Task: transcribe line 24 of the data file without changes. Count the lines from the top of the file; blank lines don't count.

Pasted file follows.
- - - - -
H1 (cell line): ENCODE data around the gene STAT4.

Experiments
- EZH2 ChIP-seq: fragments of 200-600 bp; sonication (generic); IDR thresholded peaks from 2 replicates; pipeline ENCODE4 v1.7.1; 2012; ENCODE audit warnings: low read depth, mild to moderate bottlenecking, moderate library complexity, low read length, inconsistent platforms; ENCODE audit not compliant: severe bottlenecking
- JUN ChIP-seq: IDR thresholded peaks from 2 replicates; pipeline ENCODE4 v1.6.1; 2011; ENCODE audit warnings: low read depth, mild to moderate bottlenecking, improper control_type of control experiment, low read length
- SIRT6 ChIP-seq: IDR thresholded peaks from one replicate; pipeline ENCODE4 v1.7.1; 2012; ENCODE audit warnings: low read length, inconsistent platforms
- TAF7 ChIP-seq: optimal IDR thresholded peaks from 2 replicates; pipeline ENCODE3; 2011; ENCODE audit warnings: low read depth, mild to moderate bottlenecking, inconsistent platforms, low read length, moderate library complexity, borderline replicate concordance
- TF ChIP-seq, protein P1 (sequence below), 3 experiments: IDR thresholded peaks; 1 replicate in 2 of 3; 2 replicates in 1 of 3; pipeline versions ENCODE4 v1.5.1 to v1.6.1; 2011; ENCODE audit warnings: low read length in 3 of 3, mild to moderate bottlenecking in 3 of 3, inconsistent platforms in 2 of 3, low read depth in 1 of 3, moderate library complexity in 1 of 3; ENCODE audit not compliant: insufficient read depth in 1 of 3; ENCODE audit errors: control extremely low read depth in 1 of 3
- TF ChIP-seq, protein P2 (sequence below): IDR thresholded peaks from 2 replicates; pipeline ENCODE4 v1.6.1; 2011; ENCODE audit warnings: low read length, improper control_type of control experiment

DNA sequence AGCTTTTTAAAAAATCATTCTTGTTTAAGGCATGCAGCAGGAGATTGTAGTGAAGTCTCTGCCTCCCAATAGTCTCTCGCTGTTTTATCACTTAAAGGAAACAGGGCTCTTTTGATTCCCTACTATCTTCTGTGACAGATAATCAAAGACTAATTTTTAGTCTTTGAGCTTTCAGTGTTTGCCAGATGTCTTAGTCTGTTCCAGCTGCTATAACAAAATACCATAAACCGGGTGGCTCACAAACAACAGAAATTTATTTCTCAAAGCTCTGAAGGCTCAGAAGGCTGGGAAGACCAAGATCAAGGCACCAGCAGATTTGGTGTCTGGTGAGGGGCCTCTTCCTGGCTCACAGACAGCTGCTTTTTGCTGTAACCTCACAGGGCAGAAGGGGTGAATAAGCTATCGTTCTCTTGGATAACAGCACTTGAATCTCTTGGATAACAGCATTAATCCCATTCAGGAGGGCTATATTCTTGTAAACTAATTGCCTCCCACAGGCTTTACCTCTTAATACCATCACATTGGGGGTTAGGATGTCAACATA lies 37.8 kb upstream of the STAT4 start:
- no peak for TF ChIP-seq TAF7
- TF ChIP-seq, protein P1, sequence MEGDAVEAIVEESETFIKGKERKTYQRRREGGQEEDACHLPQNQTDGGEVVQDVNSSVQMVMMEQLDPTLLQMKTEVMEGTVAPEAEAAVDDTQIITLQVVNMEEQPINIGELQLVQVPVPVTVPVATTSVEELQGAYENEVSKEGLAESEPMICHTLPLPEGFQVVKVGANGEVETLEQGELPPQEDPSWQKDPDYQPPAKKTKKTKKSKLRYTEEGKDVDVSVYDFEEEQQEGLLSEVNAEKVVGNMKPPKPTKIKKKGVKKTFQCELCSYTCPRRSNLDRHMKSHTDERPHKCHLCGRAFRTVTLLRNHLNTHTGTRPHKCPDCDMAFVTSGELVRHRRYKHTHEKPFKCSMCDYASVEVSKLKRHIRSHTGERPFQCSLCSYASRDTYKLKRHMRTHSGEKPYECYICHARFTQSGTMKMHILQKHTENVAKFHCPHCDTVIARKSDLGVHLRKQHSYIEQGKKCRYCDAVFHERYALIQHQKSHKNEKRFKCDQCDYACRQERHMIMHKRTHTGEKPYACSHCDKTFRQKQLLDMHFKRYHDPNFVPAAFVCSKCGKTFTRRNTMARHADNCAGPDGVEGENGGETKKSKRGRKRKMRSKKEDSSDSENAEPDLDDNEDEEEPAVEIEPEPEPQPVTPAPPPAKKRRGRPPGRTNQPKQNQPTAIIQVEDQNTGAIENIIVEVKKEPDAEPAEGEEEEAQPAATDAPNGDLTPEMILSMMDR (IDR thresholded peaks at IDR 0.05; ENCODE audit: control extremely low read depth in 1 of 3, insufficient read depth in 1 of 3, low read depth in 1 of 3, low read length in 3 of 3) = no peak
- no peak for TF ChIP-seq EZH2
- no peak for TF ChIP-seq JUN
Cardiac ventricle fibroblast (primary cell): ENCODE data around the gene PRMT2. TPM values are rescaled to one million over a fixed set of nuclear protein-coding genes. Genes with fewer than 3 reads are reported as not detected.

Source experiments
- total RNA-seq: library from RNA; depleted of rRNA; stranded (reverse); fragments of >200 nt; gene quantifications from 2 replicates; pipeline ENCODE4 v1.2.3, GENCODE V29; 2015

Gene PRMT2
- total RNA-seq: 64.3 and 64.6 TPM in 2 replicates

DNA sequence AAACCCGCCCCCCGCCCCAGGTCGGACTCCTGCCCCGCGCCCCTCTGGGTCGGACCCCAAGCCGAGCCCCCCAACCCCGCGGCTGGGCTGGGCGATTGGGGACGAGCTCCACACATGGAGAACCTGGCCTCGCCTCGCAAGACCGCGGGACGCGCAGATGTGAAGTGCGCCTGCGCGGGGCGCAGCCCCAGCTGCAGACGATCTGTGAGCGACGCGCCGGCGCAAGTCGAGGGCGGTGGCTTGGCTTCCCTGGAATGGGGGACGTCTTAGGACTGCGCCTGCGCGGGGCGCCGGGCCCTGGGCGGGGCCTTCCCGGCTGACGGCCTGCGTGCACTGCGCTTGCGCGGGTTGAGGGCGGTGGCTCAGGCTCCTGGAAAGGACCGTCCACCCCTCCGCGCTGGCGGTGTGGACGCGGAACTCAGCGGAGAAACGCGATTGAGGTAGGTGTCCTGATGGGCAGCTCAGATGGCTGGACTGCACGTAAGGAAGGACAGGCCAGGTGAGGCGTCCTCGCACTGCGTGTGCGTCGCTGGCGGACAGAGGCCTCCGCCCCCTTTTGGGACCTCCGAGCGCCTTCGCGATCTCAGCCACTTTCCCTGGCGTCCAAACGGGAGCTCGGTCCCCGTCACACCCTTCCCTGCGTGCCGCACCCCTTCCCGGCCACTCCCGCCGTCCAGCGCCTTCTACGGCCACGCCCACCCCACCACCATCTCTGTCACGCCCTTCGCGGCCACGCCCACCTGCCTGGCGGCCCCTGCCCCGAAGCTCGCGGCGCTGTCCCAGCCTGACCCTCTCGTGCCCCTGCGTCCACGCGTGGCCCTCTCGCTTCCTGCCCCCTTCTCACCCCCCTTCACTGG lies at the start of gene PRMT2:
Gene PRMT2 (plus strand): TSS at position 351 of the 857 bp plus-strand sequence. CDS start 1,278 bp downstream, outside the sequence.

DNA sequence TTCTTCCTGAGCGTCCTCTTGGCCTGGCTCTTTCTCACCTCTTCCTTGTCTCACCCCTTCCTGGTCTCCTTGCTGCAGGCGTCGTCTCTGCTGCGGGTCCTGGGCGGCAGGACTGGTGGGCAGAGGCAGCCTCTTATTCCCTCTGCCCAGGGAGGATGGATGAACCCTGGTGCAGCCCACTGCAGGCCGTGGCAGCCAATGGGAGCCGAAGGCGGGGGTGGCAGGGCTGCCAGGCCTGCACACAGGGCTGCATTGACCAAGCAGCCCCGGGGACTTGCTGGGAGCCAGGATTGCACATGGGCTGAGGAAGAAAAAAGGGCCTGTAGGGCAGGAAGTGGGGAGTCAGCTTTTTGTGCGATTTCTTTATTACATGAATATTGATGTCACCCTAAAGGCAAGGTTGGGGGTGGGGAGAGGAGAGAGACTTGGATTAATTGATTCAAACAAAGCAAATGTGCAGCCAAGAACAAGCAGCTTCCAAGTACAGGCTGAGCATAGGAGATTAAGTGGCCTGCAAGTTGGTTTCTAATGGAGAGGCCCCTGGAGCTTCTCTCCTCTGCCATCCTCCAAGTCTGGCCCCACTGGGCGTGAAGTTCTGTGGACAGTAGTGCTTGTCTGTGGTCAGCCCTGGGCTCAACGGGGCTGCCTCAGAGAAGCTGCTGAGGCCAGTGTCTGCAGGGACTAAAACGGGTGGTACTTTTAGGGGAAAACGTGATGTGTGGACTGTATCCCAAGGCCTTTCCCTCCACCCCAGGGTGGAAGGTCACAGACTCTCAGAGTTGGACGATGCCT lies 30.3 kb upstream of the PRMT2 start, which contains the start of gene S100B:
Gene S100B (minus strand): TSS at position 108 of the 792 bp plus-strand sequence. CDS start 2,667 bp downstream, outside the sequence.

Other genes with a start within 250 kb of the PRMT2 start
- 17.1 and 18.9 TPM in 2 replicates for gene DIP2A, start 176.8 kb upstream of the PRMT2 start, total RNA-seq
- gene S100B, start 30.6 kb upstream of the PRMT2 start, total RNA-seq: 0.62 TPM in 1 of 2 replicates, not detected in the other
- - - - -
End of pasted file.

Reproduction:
- 17.1 and 18.9 TPM in 2 replicates for gene DIP2A, start 176.8 kb upstream of the PRMT2 start, total RNA-seq